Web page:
Executed Iranian nuclear scientist unfairly tried, said he was innocent: mother

Iranian security forces may have pressured nuclear scientist Shahram Amiri, hanged last week for spying for the United States, to admit to crimes he did not commit, his mother said in an interview this week.

 

Amiri leapt to the global spotlight in 2010 when he claimed first that U.S. agents had abducted him and then that he was in the United States of his own free will.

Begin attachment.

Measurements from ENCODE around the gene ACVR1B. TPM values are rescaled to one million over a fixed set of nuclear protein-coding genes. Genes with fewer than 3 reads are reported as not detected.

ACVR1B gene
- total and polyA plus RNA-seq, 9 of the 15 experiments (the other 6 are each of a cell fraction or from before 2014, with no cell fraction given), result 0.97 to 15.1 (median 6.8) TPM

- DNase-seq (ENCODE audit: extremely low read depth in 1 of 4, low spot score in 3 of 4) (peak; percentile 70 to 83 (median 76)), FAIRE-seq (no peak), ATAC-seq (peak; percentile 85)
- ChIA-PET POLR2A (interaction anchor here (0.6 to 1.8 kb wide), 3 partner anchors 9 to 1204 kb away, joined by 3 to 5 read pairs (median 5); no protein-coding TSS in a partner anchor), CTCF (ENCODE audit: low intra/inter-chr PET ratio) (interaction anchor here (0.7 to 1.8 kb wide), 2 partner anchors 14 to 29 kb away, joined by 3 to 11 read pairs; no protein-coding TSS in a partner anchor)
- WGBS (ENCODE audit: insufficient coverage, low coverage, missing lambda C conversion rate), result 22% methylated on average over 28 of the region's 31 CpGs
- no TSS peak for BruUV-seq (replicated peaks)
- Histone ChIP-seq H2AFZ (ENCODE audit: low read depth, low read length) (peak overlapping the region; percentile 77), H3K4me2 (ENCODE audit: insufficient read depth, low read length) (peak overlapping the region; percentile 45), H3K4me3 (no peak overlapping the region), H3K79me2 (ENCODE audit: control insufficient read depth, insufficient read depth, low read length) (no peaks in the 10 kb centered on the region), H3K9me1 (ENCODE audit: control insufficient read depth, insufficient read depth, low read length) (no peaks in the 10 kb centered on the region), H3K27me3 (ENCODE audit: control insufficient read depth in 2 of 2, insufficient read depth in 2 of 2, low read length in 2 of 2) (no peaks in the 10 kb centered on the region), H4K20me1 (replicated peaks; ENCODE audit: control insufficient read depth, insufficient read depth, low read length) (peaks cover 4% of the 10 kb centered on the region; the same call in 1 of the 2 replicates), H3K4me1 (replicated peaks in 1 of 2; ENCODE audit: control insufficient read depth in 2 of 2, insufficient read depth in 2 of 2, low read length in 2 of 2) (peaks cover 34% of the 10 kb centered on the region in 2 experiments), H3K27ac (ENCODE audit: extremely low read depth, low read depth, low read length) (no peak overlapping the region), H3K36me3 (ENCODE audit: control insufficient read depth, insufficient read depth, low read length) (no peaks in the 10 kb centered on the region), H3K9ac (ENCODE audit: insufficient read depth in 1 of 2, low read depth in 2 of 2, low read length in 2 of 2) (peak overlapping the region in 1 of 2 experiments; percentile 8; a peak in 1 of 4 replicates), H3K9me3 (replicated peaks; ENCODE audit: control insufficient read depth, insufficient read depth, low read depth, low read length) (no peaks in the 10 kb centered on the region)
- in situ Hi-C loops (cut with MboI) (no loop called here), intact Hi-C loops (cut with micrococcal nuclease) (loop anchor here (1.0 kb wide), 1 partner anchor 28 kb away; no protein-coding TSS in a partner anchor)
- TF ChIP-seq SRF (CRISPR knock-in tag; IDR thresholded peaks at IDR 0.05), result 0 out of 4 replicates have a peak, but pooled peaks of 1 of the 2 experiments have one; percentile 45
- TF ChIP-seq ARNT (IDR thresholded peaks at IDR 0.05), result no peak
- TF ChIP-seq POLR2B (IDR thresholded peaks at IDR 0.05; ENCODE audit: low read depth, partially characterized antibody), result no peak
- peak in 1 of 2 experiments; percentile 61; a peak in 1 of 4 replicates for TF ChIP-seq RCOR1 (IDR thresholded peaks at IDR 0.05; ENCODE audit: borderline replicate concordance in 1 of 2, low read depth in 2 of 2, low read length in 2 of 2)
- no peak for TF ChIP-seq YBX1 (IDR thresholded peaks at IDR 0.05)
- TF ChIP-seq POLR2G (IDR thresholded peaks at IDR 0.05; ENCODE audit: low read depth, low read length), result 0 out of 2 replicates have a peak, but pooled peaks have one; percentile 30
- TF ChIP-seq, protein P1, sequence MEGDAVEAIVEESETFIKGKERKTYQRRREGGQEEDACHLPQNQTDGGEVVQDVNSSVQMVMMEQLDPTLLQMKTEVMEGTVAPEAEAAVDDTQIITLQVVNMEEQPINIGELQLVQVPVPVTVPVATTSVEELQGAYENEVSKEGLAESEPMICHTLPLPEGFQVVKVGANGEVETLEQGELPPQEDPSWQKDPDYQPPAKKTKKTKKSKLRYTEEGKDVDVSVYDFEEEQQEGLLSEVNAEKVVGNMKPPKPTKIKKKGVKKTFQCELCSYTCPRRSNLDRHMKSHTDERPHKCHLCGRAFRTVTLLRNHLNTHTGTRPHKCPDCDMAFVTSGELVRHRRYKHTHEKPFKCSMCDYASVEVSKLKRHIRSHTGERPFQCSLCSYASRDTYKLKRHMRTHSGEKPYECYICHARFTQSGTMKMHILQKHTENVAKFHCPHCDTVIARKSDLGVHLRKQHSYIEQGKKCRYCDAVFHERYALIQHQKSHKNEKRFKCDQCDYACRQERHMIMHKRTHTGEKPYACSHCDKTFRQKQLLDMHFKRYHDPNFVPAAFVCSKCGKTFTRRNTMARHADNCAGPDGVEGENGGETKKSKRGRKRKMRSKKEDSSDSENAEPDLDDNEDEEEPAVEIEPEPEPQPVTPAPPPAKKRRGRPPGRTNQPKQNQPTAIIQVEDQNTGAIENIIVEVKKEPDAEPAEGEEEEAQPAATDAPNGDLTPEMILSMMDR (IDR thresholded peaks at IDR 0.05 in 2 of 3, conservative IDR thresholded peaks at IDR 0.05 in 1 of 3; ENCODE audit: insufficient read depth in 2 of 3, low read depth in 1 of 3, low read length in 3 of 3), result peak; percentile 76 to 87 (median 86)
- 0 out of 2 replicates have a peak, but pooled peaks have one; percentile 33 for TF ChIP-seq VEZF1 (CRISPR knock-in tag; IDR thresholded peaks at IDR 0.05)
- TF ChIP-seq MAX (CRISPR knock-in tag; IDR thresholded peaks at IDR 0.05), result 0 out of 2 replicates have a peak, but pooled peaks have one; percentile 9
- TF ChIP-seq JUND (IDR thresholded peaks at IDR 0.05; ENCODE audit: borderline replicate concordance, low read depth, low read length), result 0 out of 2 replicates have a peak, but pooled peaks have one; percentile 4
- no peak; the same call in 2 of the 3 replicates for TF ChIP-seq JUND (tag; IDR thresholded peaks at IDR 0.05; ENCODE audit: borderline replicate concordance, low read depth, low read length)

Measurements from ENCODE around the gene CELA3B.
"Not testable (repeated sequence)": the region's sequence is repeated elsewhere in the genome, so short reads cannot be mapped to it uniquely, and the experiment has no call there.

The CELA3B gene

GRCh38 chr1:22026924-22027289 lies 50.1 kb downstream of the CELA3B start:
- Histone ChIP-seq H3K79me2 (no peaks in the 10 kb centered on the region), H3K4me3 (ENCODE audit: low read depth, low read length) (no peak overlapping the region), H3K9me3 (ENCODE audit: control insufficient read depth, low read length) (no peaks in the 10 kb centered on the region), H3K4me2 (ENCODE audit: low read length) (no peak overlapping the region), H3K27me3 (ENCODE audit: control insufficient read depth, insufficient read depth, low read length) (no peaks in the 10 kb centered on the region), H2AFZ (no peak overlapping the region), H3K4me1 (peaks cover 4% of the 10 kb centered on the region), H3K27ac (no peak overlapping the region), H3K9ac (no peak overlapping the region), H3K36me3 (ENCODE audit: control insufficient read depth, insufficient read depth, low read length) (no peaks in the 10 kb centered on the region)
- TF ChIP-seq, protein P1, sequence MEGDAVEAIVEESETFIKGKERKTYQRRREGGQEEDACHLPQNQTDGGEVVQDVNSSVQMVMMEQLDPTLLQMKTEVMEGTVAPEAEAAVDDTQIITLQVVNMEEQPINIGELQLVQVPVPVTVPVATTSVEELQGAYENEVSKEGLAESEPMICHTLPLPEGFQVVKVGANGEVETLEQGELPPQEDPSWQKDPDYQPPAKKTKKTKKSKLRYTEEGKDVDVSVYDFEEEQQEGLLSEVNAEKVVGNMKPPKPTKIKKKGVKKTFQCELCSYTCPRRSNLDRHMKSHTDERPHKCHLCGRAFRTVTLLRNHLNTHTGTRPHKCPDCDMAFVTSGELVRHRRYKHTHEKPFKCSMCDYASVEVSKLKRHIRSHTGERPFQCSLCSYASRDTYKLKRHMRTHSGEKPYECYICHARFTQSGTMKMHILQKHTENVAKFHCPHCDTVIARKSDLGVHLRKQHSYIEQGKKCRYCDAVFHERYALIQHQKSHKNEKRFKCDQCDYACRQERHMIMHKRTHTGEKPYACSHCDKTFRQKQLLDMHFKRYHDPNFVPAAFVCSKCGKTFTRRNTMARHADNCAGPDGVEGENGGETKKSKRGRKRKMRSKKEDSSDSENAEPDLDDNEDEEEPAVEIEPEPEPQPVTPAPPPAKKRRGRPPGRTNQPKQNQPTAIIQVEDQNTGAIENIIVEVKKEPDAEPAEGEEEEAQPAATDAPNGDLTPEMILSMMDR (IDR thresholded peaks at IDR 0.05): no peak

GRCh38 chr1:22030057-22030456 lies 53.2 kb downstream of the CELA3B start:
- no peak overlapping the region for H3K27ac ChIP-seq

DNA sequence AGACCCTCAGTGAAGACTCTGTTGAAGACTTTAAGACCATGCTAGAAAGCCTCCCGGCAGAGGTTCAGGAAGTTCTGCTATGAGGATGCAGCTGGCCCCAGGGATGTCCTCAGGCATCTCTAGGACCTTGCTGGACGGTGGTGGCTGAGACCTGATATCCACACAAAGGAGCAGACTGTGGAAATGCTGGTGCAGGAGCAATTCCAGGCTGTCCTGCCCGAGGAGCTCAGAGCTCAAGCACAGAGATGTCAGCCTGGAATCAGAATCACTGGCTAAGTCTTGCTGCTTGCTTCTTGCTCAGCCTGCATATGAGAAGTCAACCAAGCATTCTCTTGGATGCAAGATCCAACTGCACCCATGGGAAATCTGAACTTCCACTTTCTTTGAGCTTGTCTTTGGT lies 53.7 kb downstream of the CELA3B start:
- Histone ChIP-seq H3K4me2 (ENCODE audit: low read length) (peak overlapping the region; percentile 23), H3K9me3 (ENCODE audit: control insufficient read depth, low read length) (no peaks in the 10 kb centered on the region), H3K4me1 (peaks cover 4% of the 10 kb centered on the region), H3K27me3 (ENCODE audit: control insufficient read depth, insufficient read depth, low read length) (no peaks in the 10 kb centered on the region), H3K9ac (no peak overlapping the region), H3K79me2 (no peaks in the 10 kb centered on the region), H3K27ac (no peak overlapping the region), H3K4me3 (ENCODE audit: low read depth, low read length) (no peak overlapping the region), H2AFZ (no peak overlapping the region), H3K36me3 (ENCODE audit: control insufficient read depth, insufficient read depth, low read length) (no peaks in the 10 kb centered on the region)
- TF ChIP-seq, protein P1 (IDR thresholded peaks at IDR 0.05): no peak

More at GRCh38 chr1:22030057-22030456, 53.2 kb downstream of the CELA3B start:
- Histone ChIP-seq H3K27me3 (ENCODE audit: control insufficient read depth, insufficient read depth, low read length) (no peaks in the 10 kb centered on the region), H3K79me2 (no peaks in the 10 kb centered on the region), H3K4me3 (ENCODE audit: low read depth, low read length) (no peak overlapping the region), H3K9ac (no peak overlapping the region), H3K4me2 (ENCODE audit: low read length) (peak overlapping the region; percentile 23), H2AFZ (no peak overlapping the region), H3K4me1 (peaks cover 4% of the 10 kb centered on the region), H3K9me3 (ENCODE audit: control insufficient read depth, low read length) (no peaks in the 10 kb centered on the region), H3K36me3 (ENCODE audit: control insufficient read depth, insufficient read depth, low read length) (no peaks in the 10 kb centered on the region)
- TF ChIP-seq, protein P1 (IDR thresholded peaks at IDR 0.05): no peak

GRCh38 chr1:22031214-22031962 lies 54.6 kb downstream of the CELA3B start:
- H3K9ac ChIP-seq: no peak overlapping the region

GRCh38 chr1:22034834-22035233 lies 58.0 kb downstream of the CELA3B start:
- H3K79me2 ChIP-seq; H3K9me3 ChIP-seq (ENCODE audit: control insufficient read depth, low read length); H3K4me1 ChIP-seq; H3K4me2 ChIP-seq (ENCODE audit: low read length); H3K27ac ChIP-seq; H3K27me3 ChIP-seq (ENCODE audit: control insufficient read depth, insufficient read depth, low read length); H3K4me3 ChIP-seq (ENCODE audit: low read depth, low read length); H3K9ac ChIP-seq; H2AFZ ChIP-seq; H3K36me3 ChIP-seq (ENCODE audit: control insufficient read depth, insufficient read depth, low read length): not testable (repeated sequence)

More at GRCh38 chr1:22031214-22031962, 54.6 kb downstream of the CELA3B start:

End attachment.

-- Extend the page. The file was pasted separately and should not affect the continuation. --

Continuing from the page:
The same year, he returned to Iran where he was welcomed as a hero but then detained and tried on charges that he divulged nuclear secrets.

“When I was saying goodbye to him before his execution, he told me not to be sad as he had done nothing wrong,” Marzieh Amiri told Reuters in a telephone interview.

“He asked me to tell everyone that he was innocent. He was saying his conscience was clear,” she said.

Her son’s closed-door trial was unfair and he was not properly represented, she said. She did not know the full name of the lawyer, who as a result could not be reached for comment. (full story)

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